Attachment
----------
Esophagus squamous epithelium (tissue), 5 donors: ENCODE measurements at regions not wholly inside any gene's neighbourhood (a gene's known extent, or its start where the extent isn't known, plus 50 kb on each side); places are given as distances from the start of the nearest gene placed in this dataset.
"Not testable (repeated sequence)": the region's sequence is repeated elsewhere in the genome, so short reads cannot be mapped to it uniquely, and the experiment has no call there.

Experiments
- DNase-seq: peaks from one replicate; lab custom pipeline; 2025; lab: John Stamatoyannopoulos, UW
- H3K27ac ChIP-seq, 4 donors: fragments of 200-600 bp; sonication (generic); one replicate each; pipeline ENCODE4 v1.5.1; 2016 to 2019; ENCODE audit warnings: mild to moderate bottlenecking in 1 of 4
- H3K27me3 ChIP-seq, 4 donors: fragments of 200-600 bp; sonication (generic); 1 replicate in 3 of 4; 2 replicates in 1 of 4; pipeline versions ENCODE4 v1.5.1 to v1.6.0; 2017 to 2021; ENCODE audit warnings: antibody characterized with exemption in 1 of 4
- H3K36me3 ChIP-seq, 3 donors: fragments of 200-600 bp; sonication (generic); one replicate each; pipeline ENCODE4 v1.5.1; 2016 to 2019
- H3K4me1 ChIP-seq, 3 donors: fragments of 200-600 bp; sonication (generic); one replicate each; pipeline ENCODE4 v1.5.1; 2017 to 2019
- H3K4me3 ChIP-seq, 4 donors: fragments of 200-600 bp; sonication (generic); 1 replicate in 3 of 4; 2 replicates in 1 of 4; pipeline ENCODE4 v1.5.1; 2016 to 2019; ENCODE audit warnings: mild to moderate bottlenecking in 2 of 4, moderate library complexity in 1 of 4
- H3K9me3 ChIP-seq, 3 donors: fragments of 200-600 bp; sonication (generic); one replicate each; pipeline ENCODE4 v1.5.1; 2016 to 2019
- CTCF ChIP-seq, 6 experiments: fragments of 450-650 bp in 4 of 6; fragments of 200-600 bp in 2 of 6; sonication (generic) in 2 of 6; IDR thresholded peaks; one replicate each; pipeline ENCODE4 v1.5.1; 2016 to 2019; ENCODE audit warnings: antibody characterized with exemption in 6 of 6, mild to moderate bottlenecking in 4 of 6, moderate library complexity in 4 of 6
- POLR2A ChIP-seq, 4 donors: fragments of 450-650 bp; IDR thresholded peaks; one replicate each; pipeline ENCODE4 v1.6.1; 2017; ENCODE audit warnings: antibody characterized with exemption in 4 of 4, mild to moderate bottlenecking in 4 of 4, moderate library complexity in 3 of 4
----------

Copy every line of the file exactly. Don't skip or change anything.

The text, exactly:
Esophagus squamous epithelium (tissue), 5 donors: ENCODE measurements at regions not wholly inside any gene's neighbourhood (a gene's known extent, or its start where the extent isn't known, plus 50 kb on each side); places are given as distances from the start of the nearest gene placed in this dataset.
"Not testable (repeated sequence)": the region's sequence is repeated elsewhere in the genome, so short reads cannot be mapped to it uniquely, and the experiment has no call there.

Experiments
- DNase-seq: peaks from one replicate; lab custom pipeline; 2025; lab: John Stamatoyannopoulos, UW
- H3K27ac ChIP-seq, 4 donors: fragments of 200-600 bp; sonication (generic); one replicate each; pipeline ENCODE4 v1.5.1; 2016 to 2019; ENCODE audit warnings: mild to moderate bottlenecking in 1 of 4
- H3K27me3 ChIP-seq, 4 donors: fragments of 200-600 bp; sonication (generic); 1 replicate in 3 of 4; 2 replicates in 1 of 4; pipeline versions ENCODE4 v1.5.1 to v1.6.0; 2017 to 2021; ENCODE audit warnings: antibody characterized with exemption in 1 of 4
- H3K36me3 ChIP-seq, 3 donors: fragments of 200-600 bp; sonication (generic); one replicate each; pipeline ENCODE4 v1.5.1; 2016 to 2019
- H3K4me1 ChIP-seq, 3 donors: fragments of 200-600 bp; sonication (generic); one replicate each; pipeline ENCODE4 v1.5.1; 2017 to 2019
- H3K4me3 ChIP-seq, 4 donors: fragments of 200-600 bp; sonication (generic); 1 replicate in 3 of 4; 2 replicates in 1 of 4; pipeline ENCODE4 v1.5.1; 2016 to 2019; ENCODE audit warnings: mild to moderate bottlenecking in 2 of 4, moderate library complexity in 1 of 4
- H3K9me3 ChIP-seq, 3 donors: fragments of 200-600 bp; sonication (generic); one replicate each; pipeline ENCODE4 v1.5.1; 2016 to 2019
- CTCF ChIP-seq, 6 experiments: fragments of 450-650 bp in 4 of 6; fragments of 200-600 bp in 2 of 6; sonication (generic) in 2 of 6; IDR thresholded peaks; one replicate each; pipeline ENCODE4 v1.5.1; 2016 to 2019; ENCODE audit warnings: antibody characterized with exemption in 6 of 6, mild to moderate bottlenecking in 4 of 6, moderate library complexity in 4 of 6
- POLR2A ChIP-seq, 4 donors: fragments of 450-650 bp; IDR thresholded peaks; one replicate each; pipeline ENCODE4 v1.6.1; 2017; ENCODE audit warnings: antibody characterized with exemption in 4 of 4, mild to moderate bottlenecking in 4 of 4, moderate library complexity in 3 of 4